"...when I’m committing to pay nearly forty thousand of my hard-earned imaginary dollars for a luxury sports sedan, I don’t know that I’d like to come back for service where there’ll likely be a ratty Hyundai Excel (complete with the car’s equally ratty owner) in the next bay." I'd say that this is my biggest beef with my current Cadillac CTS; there isn't enough differentiating my service experience from that of an Aveo or Cavalier owner. When I take my wife's Mazda CX-5 in for service, I don't have the same expectations. My expectations are based on the car that I'm driving - I expect a higher level of service and amenities if buy a "premium" car than if I buy a "standard" car. I'm not only paying for the hard product, I'm paying for the experience. In 2000, I bought a Mazda Millenia S. It was a beautiful car, meticulously assembled, and priced to match - I believe it was around C$45K in 2000, which was as much as a BMW 328i at that time. I traded the car in for a similarly-priced Lexus IS300 within a year, largely due to the service experience. At Mazda, it was a first-come, first-serve line up with 20 other Mazda owners; at Lexus it was two dedicated "concierge" service advisors. Lexus would hand me keys to a complimentary loaner, washed and gassed; Mazda directed me to the nearest bus stop and told me to read the schedule on the pole. Lexus invited me to dressy parties with jazz music, hors d'ouevres, and wine; Mazda would invite me to sales event they would hand me a hot dog and a sales guy in a cheap suit would try to get me to trade to the "completely new" 2001 model of the same car. I hope that Hyundai/Genesis can differentiate this experience like Lexus did, I think this will have a big impact (along with, ugh, SUVs) on their sales. I'd definitely consider one.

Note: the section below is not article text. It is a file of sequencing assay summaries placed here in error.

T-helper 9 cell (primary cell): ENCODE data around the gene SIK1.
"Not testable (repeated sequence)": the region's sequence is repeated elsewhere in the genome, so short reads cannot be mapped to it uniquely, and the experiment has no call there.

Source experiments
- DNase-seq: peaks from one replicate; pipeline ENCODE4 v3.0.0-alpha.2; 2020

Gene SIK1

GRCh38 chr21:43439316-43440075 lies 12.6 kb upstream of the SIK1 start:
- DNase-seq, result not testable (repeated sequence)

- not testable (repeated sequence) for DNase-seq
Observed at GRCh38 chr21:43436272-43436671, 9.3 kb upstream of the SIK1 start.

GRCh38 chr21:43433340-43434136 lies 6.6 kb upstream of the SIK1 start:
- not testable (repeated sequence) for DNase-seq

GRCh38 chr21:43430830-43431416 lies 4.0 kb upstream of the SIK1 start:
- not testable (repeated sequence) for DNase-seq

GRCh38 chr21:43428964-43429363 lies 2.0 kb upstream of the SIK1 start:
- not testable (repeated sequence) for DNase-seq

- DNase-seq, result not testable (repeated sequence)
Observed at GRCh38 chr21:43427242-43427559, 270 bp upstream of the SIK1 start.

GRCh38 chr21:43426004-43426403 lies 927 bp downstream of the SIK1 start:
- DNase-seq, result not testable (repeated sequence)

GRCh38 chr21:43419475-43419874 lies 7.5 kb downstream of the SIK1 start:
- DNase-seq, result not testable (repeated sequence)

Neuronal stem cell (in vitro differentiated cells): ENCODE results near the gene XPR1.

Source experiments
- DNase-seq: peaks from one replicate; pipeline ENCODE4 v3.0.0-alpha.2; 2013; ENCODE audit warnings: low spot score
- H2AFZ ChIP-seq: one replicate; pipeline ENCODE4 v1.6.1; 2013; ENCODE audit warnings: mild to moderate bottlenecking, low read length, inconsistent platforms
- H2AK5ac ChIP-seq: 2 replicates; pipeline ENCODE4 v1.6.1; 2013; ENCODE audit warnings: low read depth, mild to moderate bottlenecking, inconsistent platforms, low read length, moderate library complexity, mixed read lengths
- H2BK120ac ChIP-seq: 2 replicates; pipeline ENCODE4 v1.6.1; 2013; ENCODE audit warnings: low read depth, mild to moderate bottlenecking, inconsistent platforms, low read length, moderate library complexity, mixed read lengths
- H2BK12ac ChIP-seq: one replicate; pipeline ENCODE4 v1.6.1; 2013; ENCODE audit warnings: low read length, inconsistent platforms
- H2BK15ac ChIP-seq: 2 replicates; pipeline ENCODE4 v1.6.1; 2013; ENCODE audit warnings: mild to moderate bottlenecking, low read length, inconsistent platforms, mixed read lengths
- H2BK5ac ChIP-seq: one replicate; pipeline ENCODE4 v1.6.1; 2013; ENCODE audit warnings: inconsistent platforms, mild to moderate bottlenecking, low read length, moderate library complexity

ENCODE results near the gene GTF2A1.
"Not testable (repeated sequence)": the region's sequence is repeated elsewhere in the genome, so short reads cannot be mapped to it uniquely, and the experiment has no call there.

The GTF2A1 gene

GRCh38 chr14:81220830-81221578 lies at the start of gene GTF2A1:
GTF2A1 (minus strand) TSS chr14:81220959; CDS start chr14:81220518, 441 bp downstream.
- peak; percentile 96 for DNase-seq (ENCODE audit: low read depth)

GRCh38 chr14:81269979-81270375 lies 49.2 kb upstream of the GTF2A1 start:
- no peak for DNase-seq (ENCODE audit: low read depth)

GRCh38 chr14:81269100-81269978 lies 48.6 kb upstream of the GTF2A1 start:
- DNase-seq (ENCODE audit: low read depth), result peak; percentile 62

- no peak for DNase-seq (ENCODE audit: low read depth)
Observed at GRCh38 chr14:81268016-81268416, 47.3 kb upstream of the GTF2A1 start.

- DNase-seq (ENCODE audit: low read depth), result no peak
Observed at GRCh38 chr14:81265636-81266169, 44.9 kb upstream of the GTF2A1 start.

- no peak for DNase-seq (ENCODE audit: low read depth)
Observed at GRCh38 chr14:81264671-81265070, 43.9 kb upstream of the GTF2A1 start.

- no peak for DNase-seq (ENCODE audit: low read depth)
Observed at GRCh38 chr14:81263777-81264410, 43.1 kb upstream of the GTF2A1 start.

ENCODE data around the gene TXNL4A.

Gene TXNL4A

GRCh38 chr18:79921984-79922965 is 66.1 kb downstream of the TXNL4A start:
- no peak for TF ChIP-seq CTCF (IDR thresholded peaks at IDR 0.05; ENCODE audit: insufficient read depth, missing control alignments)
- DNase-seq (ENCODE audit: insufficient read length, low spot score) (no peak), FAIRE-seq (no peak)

• MorrisGray MorrisGray on Dec 10, 2019

    Does the GTI have more rear seat leg room??? I want a fun-to-drive car, power desired but not required, manual transmission vehicle to use as an every day driver but also to drive on vacation and I want the backseat to accommodate someone for an hour or more of comfort. .... I also want a car that is reliable and that I will enjoy for ten plus years like my current 2006 Mazda3 5sp manual. .... If Toyota had a manual in the new Camry with the naturally aspirated motor, that is probably what I would buy!

  • 1995 SC How bout those steel tariffs. Wonder if everyone falls into the same camp with respect to supporting/opposing them as they did on the auto tariffs a few weeks ago. Doubt it. Wonder Why that would be?
  • Lorenzo Nice going! They eliminated the "5" numbers on the speedometer so they could get it to read up to 180 mph. The speed limit is 65? You have to guess one quarter of the needle distance between 60 and 80. Virtually every state has 55, 65, and 75 mph speed limits, not to mention urban areas where 25, 35, and 45 mph limits are common. All that guesswork to display a maximum speed the driver will never reach.
  • Norman Stansfield Automation will make this irrelevant.
  • Lorenzo Motor sports is dead. It was killed by greed.
  • Ravenuer Sorry, I just don't like the new Corvettes. But then I'm an old guy, so get off my lawn!😆